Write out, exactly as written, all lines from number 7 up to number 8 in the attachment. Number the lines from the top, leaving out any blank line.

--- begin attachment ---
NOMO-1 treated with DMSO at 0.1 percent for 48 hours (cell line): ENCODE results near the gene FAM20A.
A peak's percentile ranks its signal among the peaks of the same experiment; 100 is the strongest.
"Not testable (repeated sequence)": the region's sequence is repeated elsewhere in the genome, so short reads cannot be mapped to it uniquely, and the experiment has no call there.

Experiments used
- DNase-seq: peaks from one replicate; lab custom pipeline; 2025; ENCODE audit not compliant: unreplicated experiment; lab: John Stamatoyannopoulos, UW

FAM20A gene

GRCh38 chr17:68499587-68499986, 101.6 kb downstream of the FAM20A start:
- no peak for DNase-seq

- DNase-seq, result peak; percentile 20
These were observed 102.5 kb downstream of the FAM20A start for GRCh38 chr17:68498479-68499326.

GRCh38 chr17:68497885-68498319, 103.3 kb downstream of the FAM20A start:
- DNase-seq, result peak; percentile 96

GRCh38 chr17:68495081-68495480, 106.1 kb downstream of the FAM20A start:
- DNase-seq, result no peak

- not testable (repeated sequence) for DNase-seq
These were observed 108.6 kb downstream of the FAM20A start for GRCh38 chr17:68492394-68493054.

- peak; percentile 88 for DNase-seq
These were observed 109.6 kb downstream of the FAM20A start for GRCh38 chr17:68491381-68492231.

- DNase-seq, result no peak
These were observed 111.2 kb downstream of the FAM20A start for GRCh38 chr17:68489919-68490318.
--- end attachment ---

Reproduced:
GRCh38 chr17:68499587-68499986, 101.6 kb downstream of the FAM20A start:
- no peak for DNase-seq